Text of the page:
Update: My View on Non-Disclosure Agreements

By , May 16, 2012

In 2009, I wrote a blog post explaining “Why I Don’t Sign NDAs,” and reported that in 30 years of work as a reporter, attorney, and internet marketing consultant, I’ve signed exactly two Non-Disclosure Agreements, one of which was part of an employment contract.

Last week, I signed my third NDA.

I was invited to interview for an internet marketing job for a small startup company, and just a few minutes into the interview, I was presented with a boilerplate Non-Disclosure Agreement to sign. At first, I politely declined, sharing the same explanation I wrote in the blog post above.

But after a brief discussion, I decided that the opportunity was almost exactly the type of work I wanted to do, and that if this company didn’t hire me, I doubted I’d ever work for a competitor in their industry.  So I reluctantly signed the NDA.

We then had a very engaging discussion of the company’s plans, and how my skills fit their needs.  I was invited back for a second interview two days later, so they could decide between me and one other candidate for the position.

After the first interview, I did some research and quickly discovered that none of the information disclosed to me in that interview was actually secret or confidential. All the information was public — including the one specific piece of information which I understood the company wanted to protect as a secret (though I recognized this would be impossible beyond a very short time period).

During both interviews, I discussed many specific ideas and strategies, and even challenged some of their assumptions, business decisions, and priorities.  They seemed quite interested.

But then, on Monday, the company re-posted the same employment ad. Clearly, they’ve decided not to hire me or the other candidate they’d invited for a second interview.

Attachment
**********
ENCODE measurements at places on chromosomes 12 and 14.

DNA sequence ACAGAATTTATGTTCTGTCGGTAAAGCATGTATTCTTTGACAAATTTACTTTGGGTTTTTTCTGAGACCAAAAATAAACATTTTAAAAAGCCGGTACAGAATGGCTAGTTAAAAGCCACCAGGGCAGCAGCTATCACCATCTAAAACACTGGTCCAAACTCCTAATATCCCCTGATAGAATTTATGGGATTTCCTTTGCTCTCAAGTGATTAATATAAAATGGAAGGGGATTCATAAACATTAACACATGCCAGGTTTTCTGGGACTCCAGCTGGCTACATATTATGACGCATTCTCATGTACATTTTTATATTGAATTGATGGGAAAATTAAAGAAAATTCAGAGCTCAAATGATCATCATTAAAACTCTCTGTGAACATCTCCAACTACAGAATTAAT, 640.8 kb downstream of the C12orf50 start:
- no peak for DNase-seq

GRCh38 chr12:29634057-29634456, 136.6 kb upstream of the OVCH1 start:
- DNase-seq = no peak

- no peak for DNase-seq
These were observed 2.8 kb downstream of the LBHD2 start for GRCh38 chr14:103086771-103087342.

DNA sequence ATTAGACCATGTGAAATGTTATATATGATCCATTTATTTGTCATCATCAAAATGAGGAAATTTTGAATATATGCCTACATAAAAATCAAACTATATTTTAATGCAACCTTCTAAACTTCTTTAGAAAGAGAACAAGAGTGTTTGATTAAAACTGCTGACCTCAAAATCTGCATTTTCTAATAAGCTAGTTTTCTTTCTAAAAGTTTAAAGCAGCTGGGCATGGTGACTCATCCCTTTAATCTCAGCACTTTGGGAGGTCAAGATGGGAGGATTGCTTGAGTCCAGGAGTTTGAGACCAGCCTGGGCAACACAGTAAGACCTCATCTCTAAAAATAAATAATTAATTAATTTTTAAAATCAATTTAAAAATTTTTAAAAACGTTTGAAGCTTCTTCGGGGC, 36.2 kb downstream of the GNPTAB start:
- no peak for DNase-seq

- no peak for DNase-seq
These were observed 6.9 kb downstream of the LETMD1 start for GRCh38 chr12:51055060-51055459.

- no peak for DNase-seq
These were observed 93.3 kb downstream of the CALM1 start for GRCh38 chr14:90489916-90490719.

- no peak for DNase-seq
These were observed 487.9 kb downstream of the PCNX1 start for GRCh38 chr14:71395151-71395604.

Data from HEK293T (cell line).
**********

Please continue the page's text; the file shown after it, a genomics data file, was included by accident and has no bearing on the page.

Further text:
So why did I sign the Non-Disclosure Agreement? As I mentioned, I viewed this job as an ideal match for my skills and experience, and I saw that I could make a great contribution to the startup, while doing work that would be very interesting and challenging. And of course, I wasn’t sure what “secrets” would be disclosed, and I hoped there would be some original ideas or concepts worth protecting.  I didn’t want to accept that the day was wasted (I’d done a few hours of pre-interview research before putting on a suit and tie [for the first time in more than a year] and driving a long way through unpleasant traffic).

And I was “rewarded,” because after I signed the NDA, we had a very productive discussion, and I was invited to return for a second interview with more folks.

I don’t regret signing this NDA, even though I’ve learned that there were no secrets to be protected, validating my belief that the NDA was an unnecessary waste of time.

The fact that I wasn’t offered the job isn’t a reason to regret signing the NDA; they’re entitled to decide that I wasn’t the right fit.

The NDA was the first of several signals that the venture wasn’t as well-conceived as I’d hoped; if I’d refused to sign the NDA, I wouldn’t have spent a second day on the follow-up interview.

But I found the experience stimulating, and it even sparked a flow of ideas in my brain, providing inspiration to follow through on some of my existing projects (completely unrelated to the company or the position we discussed).

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